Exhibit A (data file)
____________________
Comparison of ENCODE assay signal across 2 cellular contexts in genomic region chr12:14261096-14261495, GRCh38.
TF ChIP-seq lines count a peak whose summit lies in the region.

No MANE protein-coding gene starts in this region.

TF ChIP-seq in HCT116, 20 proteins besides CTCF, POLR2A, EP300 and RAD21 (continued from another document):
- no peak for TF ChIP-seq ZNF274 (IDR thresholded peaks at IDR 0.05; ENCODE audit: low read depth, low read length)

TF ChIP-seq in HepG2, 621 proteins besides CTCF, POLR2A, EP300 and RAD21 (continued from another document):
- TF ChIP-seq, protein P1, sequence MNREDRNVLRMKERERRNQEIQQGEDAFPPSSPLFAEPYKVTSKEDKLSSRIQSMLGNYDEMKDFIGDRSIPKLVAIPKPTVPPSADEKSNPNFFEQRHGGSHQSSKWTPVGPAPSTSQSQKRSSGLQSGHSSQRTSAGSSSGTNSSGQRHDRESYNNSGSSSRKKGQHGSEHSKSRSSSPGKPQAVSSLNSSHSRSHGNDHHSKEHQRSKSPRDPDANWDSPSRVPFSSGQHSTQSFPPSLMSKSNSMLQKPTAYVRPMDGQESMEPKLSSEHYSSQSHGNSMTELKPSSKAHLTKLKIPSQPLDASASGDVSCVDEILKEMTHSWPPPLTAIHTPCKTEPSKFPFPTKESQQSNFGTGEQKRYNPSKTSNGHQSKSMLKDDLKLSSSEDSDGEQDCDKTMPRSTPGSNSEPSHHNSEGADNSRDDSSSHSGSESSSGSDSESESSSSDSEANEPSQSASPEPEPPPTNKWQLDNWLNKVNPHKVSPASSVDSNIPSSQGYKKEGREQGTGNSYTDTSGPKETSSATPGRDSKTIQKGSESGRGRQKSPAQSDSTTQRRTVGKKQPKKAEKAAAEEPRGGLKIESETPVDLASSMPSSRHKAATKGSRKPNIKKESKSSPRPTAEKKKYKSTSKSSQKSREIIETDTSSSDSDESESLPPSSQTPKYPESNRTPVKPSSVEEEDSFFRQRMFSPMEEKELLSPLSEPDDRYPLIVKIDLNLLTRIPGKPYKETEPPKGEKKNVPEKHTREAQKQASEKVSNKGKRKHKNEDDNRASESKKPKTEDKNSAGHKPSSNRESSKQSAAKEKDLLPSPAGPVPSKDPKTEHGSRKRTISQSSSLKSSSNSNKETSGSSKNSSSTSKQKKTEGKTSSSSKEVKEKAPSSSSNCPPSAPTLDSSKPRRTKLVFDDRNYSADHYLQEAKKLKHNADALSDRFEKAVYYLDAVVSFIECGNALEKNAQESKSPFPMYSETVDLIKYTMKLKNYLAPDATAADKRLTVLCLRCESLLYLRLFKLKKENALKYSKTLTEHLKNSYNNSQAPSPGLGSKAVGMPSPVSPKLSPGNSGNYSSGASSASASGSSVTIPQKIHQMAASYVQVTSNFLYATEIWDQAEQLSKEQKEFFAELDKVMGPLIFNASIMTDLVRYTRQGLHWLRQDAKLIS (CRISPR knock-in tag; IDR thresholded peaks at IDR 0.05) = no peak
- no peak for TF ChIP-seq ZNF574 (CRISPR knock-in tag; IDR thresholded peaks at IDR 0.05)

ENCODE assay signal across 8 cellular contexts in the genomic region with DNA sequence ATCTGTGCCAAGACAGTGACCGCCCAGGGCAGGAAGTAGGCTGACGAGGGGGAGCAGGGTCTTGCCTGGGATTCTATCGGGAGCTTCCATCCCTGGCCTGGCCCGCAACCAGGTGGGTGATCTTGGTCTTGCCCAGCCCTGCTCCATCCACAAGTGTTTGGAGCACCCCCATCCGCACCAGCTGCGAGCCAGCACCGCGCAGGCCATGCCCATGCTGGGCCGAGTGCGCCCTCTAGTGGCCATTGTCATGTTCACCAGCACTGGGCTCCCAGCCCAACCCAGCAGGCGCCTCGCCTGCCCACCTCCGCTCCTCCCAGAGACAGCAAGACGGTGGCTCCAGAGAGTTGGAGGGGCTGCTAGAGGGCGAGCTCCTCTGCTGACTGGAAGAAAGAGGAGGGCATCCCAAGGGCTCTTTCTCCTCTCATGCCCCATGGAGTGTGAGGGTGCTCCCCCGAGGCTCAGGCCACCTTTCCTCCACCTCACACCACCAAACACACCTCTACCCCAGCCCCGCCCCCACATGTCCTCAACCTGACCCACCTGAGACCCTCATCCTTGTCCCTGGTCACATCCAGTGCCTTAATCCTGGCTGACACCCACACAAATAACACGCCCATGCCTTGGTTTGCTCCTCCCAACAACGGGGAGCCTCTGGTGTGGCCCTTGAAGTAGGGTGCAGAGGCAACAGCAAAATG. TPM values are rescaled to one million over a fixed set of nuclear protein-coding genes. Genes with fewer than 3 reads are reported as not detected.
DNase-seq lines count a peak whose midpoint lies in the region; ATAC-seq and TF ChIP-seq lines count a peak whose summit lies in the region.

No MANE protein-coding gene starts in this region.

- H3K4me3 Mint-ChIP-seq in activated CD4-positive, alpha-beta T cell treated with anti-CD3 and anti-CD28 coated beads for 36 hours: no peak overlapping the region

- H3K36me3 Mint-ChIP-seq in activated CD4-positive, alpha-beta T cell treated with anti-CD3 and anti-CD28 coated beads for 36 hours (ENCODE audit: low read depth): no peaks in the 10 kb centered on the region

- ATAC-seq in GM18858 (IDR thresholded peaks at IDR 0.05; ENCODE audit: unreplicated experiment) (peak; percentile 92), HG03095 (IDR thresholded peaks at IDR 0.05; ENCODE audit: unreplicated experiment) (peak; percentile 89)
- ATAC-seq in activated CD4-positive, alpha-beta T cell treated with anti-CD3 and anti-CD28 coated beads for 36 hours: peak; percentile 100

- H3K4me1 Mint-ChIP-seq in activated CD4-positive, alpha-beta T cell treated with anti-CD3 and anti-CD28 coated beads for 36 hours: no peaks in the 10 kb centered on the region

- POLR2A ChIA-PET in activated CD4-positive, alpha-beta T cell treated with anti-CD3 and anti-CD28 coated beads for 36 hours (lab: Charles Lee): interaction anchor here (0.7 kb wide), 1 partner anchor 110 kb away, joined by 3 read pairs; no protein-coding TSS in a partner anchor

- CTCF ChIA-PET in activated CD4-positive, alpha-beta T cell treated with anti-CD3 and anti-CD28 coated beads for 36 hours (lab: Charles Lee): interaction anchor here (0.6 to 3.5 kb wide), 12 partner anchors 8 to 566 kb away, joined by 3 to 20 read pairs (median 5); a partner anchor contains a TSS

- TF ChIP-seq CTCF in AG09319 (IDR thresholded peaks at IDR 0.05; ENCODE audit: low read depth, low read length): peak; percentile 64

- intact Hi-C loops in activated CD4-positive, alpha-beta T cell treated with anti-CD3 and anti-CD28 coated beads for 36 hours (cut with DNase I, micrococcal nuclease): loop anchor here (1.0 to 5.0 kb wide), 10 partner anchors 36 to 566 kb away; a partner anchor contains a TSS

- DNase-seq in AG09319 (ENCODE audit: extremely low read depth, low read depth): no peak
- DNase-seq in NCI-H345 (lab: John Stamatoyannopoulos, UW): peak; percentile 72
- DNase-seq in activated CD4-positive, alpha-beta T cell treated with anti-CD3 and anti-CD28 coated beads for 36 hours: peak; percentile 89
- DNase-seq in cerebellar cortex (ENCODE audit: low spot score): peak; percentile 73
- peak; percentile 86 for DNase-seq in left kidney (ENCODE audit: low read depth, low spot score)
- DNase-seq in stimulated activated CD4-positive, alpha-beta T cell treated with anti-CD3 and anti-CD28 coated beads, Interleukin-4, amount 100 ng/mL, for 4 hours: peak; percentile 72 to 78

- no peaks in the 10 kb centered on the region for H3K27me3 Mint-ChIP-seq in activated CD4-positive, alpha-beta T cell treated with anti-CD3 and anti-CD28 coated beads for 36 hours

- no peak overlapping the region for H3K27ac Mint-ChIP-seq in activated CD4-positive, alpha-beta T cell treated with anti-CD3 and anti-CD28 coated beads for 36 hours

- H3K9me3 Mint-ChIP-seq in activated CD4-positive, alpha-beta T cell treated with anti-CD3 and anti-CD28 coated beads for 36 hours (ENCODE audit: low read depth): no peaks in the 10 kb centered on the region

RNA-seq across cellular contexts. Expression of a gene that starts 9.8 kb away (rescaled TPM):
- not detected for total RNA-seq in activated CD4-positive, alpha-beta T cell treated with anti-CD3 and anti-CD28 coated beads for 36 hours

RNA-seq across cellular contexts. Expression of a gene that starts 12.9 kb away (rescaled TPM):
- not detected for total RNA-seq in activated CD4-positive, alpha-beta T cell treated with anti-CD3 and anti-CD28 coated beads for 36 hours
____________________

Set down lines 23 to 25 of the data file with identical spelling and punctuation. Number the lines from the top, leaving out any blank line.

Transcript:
- DNase-seq in activated CD4-positive, alpha-beta T cell treated with anti-CD3 and anti-CD28 coated beads for 36 hours: peak; percentile 89
- DNase-seq in cerebellar cortex (ENCODE audit: low spot score): peak; percentile 73
- peak; percentile 86 for DNase-seq in left kidney (ENCODE audit: low read depth, low spot score)